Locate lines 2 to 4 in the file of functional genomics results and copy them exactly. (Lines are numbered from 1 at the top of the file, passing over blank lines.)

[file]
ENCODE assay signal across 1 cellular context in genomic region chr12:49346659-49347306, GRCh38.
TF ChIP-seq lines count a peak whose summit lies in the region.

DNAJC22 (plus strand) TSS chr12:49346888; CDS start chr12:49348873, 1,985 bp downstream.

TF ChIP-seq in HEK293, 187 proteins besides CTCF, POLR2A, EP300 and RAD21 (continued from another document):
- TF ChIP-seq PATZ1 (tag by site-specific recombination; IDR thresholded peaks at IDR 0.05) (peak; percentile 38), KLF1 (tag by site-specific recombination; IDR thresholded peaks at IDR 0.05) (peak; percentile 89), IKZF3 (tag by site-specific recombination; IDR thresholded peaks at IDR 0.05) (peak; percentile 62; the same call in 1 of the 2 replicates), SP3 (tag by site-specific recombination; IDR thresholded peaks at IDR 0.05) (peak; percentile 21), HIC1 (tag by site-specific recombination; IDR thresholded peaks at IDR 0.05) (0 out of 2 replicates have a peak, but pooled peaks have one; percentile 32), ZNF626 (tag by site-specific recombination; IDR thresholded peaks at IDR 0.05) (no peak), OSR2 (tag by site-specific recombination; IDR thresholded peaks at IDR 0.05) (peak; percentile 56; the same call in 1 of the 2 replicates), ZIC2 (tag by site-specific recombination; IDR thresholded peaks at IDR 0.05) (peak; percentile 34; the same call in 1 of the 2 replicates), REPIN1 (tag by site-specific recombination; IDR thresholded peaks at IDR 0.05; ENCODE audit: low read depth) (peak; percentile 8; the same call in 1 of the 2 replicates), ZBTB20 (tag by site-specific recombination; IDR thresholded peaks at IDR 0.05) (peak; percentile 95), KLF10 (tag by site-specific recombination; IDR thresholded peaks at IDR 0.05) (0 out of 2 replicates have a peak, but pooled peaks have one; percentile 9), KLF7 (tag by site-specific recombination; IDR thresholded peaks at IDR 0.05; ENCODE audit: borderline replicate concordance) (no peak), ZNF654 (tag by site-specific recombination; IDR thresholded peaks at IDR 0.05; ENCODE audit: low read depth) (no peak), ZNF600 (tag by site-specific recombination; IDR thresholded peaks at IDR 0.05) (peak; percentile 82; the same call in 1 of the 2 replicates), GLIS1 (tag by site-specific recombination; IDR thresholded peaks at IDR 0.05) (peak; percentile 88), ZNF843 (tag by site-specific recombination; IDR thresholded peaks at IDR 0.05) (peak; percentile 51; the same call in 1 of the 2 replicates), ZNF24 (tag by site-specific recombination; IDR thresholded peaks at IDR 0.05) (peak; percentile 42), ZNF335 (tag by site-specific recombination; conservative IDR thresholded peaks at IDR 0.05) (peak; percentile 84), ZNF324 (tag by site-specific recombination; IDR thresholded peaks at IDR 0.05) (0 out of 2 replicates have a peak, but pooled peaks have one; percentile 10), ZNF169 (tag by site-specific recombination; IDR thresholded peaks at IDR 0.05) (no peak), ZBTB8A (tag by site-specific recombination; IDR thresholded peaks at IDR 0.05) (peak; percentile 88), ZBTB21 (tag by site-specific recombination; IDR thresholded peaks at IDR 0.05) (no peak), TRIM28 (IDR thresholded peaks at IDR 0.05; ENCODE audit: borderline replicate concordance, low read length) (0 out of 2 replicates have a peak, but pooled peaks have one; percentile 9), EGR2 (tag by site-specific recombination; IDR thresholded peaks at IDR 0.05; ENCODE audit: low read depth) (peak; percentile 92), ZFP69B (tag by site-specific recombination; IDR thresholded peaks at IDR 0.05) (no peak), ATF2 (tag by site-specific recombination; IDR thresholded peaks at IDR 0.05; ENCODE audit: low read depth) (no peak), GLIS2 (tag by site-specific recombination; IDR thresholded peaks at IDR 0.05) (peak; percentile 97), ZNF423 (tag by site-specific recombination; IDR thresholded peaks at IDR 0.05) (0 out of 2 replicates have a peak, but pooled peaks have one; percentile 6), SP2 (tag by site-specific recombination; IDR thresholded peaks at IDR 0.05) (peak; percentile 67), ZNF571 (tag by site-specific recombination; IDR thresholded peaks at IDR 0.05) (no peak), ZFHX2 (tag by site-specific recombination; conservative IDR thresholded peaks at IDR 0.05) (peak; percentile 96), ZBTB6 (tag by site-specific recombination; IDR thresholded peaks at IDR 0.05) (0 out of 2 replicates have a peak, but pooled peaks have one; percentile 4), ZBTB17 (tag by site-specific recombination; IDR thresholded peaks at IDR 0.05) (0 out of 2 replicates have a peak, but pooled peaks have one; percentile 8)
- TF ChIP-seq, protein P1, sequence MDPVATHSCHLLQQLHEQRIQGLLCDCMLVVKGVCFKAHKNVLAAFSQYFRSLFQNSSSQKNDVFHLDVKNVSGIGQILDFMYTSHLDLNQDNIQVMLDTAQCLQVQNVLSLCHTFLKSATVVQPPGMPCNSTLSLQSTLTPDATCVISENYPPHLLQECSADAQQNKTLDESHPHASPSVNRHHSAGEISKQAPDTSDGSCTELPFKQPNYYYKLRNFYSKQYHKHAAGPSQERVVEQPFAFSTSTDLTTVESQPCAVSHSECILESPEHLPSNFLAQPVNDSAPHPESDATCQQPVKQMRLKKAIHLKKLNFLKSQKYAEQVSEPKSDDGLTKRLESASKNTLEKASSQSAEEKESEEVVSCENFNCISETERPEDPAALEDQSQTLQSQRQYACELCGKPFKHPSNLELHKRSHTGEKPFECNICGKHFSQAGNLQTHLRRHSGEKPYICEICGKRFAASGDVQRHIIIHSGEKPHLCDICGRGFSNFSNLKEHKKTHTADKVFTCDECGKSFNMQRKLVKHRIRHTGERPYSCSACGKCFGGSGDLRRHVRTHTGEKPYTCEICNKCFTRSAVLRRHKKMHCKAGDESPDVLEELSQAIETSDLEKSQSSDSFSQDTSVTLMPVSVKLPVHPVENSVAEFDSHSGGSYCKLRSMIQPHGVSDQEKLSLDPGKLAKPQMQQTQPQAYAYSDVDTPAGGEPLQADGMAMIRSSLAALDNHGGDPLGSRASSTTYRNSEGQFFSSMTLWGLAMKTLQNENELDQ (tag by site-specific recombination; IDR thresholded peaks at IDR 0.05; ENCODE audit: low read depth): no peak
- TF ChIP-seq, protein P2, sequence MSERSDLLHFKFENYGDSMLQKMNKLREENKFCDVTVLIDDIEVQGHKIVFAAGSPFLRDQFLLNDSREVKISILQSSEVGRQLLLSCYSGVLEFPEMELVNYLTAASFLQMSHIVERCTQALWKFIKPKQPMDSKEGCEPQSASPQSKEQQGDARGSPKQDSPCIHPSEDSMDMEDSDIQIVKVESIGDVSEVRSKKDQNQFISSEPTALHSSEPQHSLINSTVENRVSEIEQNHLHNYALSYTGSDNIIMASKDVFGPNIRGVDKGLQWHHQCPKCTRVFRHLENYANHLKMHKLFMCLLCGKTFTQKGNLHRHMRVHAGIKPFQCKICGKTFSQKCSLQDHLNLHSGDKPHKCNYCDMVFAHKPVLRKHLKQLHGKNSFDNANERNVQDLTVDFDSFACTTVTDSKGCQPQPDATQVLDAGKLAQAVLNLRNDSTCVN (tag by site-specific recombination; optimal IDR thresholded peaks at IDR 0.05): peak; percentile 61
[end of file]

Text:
TF ChIP-seq lines count a peak whose summit lies in the region.

DNAJC22 (plus strand) TSS chr12:49346888; CDS start chr12:49348873, 1,985 bp downstream.

TF ChIP-seq in HEK293, 187 proteins besides CTCF, POLR2A, EP300 and RAD21 (continued from another document):